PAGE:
Market of Choice CEO Rick Wright was pretty much born into the grocery industry. An observant innovator, Rick has kept Market of Choice at the forefront. Rick recently spoke with Michael Dunne, host of KLCC’s “Oregon Rainmakers” podcast, about the history of Market and Choice and how the business has adapted during the pandemic.
Rick and his family felt a strong connection to Oregon early on. “I think we took a vacation when I might have been in third grade to Oregon and we never went home,” he says. “Literally, my mom and the kids stayed up in Oregon, and my dad went home, sold the house and we moved to Oregon. They just fell in love with the state, and so we’ve been here ever since.”
Rick’s father bought a grocery store in Cottage Grove in 1979, and Rick grew up helping with the family business. He went off to college and then to work for another grocer for a number of years before he rejoined his father.
A decisive choice
It wasn’t long after they opened what was initially called the Price Chopper at 29th and Willamette that the idea of Market of Choice began to take shape.
Rick noticed shoppers who frequented natural food stores, which were becoming popular at the time, also shopped for conventional products at traditional stores, so Rick thought about bringing the two concepts together.
“Along the way, I came up with this idea of ‘Market of Choice,’” Rick recalls. “We didn’t know that was going to be our name at the time, but we knew that there was this hybrid concept of bringing in a lot of local products, a lot of organics and naturals, but having some of them side-by-side with conventional products and putting them all under one roof.”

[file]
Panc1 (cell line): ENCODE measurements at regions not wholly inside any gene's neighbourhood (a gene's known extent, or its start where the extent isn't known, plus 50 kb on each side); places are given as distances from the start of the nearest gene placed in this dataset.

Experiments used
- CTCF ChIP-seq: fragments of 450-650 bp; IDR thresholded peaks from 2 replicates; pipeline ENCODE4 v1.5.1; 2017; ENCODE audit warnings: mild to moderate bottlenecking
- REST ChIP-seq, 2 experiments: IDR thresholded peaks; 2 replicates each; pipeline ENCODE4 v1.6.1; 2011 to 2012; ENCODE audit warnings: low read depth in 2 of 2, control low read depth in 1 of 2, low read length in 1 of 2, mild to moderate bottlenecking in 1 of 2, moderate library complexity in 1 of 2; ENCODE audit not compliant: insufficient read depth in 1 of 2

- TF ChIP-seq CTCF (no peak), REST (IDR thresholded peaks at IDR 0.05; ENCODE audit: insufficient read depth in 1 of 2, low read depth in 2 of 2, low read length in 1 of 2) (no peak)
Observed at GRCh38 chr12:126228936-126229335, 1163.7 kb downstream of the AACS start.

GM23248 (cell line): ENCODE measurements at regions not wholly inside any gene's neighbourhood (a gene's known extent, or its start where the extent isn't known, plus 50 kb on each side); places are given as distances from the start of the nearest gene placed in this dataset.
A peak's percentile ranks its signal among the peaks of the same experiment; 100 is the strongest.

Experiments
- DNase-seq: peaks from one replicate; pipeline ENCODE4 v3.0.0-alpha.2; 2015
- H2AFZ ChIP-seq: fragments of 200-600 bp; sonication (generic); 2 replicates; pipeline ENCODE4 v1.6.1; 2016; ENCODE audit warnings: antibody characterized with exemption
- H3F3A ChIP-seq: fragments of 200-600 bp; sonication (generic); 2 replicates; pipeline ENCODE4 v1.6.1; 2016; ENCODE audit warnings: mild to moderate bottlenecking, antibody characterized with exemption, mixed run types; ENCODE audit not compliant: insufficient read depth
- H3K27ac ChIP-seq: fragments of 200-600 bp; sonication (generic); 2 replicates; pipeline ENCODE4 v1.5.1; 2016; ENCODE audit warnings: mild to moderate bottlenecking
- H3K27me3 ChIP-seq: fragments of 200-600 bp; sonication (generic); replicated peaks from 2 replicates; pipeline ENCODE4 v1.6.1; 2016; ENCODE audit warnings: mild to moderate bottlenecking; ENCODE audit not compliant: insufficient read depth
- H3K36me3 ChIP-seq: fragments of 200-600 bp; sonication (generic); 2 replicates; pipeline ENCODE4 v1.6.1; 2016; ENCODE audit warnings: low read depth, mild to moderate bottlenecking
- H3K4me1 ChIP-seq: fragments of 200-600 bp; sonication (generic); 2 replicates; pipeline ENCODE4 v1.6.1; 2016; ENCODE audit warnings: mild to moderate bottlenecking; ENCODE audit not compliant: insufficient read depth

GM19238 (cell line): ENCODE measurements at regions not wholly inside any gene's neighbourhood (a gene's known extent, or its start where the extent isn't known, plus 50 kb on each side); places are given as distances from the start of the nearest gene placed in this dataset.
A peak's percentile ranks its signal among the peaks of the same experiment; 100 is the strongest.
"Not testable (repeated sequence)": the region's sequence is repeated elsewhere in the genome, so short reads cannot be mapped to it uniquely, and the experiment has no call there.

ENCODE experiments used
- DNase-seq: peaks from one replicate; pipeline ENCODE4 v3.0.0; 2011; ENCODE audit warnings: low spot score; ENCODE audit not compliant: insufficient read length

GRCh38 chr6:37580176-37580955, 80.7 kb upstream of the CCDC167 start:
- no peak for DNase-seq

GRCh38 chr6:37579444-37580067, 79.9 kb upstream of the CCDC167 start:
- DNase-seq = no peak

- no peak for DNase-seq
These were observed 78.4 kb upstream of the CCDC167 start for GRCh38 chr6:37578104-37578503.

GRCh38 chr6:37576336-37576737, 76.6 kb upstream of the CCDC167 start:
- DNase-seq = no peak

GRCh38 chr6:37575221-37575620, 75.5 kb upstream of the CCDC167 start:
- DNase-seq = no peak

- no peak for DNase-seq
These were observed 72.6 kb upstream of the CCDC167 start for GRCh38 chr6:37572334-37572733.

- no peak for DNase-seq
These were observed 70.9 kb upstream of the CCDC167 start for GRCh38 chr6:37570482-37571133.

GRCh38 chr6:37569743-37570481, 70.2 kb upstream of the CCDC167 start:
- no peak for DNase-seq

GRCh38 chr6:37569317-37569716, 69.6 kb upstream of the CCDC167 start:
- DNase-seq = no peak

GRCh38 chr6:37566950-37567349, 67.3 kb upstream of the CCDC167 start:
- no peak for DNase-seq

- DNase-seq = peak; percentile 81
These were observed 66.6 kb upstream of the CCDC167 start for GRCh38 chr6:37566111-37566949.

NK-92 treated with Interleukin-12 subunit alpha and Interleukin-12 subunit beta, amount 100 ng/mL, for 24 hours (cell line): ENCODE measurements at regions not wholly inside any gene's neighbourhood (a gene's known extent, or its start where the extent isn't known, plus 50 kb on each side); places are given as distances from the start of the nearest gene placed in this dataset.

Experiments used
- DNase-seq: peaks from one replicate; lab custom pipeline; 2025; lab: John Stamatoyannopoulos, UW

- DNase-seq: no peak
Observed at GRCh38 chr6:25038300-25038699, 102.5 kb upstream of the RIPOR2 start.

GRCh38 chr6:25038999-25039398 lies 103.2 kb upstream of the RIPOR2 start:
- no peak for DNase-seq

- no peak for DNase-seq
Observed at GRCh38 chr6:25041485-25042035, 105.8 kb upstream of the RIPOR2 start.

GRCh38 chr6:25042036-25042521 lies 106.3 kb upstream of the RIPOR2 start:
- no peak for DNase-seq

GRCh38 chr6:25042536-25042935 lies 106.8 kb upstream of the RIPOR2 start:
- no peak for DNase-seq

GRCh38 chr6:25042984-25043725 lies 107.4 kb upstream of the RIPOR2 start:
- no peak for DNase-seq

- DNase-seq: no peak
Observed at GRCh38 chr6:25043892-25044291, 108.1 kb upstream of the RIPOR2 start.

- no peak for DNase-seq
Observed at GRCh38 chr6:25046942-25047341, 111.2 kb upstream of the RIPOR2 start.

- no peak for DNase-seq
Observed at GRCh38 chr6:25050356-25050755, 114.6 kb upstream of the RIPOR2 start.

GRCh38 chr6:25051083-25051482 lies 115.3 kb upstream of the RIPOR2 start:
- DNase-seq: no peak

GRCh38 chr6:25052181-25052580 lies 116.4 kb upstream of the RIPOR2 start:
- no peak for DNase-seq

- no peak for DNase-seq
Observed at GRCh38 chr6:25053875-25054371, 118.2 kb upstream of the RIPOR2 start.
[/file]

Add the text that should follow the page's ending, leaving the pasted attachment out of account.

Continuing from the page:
A manufacturer first
One early experiment involved the addition of a rotisserie oven, an expense that Rick says his father initially questioned.
“When we opened the store, people fell in love with it,” Rick said. “They’re seeing things being made. My dad fell in love with it. His next comment was, ‘When are you going to put one in every one of our stores?’”
Shoppers liked the idea of buying fresh food being prepared on site, a concept that Market of Choice embraced.
“We manufacture in each store, so we’re not just a retailer anymore,” Rick says. “In fact, a lot of times when people ask me what I do, I say I’m a manufacturer first before I say I’m a retailer.”
While Rick has done a little of everything at Market of Choice, from driving forklifts to designing new stores, probably the part of the job he’s found most satisfying is building relationships with local producers.
Part of that had included the MOJO program, which developed as a way to help start-ups that struggle with distribution get their products into Market of Choice stores. If a local maker can deliver a product to just one store location, Rick says, Market of Choice will distribute it to its other stores in Oregon. Dig Local is a similar program that focuses on supporting small farms in a way that helps them grow their businesses while providing fresh, farm-to-table produce for Market of Choice customers.
Coping with COVID
The biggest challenge in recent years has been the pandemic. Market of Choice took it seriously from the start. It was perhaps the first local store to install plexiglass at checkout stands and initiate social distancing. He says retailers were developing and implementing protocols in an attempt to keep employees and customers safe.
“We don’t really have a choice to work from home,” Rick says. “It’s our employees who are the superheroes.”
Looking to the future
He expects labor and supply issues to be an ongoing challenge over the next few years. In the meantime, Market of Choice is planning to open a new store in Hillsboro in 2024 and, Rick says, the company is considering a couple of other locations, as well.
“There’s a lot of roles that I do,” Rick says. “But the good thing about my career is that I’ve got to do so many things that I don’t really get bored with it.”
Listen to the interview in full here and visit your local Market of Choice to see what’s new and in store for you.